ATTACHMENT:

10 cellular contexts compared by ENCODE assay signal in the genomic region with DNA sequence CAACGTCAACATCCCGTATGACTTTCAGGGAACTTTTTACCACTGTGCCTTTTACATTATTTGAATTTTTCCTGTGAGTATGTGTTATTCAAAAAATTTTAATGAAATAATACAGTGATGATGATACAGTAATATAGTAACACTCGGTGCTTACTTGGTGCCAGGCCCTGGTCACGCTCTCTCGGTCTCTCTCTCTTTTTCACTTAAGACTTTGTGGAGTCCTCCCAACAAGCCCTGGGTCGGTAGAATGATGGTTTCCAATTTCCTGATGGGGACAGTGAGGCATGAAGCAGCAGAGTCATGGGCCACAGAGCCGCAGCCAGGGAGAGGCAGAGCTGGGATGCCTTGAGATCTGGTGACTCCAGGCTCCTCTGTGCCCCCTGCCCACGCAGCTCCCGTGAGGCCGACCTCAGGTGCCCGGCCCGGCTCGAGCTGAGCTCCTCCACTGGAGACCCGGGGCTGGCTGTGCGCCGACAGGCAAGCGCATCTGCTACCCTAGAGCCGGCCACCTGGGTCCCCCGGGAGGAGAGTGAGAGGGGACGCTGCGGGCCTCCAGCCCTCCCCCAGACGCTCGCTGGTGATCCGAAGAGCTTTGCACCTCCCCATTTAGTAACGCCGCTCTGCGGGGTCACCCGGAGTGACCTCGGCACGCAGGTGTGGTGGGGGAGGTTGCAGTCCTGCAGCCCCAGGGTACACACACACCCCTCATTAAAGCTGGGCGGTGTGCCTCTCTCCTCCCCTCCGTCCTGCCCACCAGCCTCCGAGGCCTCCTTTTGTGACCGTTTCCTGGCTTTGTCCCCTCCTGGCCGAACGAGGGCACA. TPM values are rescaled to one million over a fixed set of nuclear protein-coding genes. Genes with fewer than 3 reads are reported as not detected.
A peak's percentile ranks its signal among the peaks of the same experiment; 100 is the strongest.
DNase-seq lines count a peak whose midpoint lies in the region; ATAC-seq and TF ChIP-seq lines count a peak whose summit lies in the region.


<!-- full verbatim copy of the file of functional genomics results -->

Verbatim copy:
10 cellular contexts compared by ENCODE assay signal in the genomic region with DNA sequence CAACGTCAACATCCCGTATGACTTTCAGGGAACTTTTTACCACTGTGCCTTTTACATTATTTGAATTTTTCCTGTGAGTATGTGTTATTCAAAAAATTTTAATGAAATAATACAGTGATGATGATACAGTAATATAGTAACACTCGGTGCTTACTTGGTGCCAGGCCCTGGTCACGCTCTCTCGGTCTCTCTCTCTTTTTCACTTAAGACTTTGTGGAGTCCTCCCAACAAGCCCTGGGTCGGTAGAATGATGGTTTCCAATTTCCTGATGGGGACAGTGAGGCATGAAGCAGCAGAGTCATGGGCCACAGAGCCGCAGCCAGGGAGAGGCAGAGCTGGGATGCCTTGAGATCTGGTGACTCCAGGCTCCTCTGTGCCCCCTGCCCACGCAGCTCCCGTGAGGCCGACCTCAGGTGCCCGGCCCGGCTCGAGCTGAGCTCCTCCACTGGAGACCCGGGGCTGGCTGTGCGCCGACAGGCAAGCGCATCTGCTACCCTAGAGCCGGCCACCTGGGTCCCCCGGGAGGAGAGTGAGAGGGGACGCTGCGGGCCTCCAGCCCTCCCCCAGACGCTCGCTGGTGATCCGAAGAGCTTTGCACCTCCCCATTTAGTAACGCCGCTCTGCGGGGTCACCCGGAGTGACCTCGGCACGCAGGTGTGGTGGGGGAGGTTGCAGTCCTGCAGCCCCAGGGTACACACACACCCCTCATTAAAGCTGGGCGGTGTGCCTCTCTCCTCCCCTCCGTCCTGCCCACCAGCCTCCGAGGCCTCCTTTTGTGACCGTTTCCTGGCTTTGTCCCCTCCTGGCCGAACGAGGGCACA. TPM values are rescaled to one million over a fixed set of nuclear protein-coding genes. Genes with fewer than 3 reads are reported as not detected.
A peak's percentile ranks its signal among the peaks of the same experiment; 100 is the strongest.
DNase-seq lines count a peak whose midpoint lies in the region; ATAC-seq and TF ChIP-seq lines count a peak whose summit lies in the region.